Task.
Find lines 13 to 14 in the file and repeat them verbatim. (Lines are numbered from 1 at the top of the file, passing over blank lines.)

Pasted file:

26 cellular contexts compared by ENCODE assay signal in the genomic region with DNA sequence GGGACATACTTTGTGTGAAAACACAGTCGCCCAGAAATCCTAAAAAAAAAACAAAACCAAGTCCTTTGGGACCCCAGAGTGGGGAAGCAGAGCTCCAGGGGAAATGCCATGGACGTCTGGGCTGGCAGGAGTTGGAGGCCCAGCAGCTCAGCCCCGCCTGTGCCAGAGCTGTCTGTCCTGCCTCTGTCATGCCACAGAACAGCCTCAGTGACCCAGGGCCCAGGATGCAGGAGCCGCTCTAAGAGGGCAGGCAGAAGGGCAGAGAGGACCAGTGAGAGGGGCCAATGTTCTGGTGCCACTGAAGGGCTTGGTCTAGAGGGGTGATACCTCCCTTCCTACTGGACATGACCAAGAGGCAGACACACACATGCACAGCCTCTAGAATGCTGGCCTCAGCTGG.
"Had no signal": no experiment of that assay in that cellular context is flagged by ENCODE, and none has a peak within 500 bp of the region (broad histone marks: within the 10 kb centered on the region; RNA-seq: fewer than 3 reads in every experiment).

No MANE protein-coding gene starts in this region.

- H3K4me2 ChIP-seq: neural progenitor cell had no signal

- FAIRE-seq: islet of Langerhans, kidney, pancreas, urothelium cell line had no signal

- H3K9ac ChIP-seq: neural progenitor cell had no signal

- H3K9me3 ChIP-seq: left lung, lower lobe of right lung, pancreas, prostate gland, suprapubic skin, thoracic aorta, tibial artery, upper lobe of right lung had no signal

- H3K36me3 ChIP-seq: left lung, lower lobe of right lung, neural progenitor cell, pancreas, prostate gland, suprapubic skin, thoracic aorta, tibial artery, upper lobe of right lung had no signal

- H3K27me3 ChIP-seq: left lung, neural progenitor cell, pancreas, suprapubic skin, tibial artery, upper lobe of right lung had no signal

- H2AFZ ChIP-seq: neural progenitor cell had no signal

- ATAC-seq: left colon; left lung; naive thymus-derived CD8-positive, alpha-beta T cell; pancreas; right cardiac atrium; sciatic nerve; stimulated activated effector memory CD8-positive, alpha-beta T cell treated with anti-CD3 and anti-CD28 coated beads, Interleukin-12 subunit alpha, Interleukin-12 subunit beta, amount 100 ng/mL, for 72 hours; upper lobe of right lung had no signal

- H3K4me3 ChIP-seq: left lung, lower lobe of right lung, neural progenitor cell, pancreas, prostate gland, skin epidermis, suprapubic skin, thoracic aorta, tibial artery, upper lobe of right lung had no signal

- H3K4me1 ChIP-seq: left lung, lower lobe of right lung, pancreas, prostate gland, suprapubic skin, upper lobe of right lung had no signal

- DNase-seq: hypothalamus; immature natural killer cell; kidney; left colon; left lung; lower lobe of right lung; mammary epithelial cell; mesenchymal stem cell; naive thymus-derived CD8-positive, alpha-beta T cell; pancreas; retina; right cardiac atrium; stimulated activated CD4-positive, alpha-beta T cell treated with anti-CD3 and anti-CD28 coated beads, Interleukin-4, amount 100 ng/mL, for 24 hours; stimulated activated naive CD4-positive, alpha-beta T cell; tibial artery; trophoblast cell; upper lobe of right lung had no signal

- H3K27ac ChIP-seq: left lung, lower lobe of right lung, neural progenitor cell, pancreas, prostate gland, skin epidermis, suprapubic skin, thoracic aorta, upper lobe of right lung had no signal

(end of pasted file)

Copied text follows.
- H3K4me1 ChIP-seq: left lung, lower lobe of right lung, pancreas, prostate gland, suprapubic skin, upper lobe of right lung had no signal

- DNase-seq: hypothalamus; immature natural killer cell; kidney; left colon; left lung; lower lobe of right lung; mammary epithelial cell; mesenchymal stem cell; naive thymus-derived CD8-positive, alpha-beta T cell; pancreas; retina; right cardiac atrium; stimulated activated CD4-positive, alpha-beta T cell treated with anti-CD3 and anti-CD28 coated beads, Interleukin-4, amount 100 ng/mL, for 24 hours; stimulated activated naive CD4-positive, alpha-beta T cell; tibial artery; trophoblast cell; upper lobe of right lung had no signal